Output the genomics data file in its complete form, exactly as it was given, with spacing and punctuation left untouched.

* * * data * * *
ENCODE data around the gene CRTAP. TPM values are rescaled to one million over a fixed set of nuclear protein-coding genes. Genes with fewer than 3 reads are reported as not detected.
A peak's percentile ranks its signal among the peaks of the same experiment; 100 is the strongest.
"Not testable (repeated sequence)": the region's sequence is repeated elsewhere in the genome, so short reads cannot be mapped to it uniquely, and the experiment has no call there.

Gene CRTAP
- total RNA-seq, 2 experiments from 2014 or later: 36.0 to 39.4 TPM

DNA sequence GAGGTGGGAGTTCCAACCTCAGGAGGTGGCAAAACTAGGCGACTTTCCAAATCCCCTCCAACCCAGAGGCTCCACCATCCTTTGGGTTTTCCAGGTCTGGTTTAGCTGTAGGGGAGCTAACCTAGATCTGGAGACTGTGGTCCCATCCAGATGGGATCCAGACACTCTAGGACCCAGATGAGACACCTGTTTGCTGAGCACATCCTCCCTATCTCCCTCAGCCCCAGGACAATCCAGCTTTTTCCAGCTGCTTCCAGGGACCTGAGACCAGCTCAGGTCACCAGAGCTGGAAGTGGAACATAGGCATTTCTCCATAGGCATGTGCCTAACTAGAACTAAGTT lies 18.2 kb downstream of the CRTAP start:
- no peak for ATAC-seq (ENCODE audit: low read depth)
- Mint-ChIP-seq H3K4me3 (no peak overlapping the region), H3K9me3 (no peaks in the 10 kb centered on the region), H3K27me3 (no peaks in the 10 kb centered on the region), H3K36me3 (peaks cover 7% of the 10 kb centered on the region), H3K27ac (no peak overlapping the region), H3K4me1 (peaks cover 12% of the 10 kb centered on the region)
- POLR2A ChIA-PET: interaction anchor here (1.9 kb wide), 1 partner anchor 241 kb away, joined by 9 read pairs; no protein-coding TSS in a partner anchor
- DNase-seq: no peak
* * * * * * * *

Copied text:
ENCODE data around the gene CRTAP. TPM values are rescaled to one million over a fixed set of nuclear protein-coding genes. Genes with fewer than 3 reads are reported as not detected.
A peak's percentile ranks its signal among the peaks of the same experiment; 100 is the strongest.
"Not testable (repeated sequence)": the region's sequence is repeated elsewhere in the genome, so short reads cannot be mapped to it uniquely, and the experiment has no call there.

Gene CRTAP
- total RNA-seq, 2 experiments from 2014 or later: 36.0 to 39.4 TPM

DNA sequence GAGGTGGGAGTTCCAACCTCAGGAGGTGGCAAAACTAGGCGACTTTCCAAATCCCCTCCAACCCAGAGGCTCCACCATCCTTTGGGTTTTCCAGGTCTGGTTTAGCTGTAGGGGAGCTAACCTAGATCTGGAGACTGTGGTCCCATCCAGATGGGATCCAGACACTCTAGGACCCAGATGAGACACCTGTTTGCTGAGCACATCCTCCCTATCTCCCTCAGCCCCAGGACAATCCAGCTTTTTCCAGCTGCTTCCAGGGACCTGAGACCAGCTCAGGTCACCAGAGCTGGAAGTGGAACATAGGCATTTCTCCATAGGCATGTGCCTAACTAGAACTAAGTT lies 18.2 kb downstream of the CRTAP start:
- no peak for ATAC-seq (ENCODE audit: low read depth)
- Mint-ChIP-seq H3K4me3 (no peak overlapping the region), H3K9me3 (no peaks in the 10 kb centered on the region), H3K27me3 (no peaks in the 10 kb centered on the region), H3K36me3 (peaks cover 7% of the 10 kb centered on the region), H3K27ac (no peak overlapping the region), H3K4me1 (peaks cover 12% of the 10 kb centered on the region)
- POLR2A ChIA-PET: interaction anchor here (1.9 kb wide), 1 partner anchor 241 kb away, joined by 9 read pairs; no protein-coding TSS in a partner anchor
- DNase-seq: no peak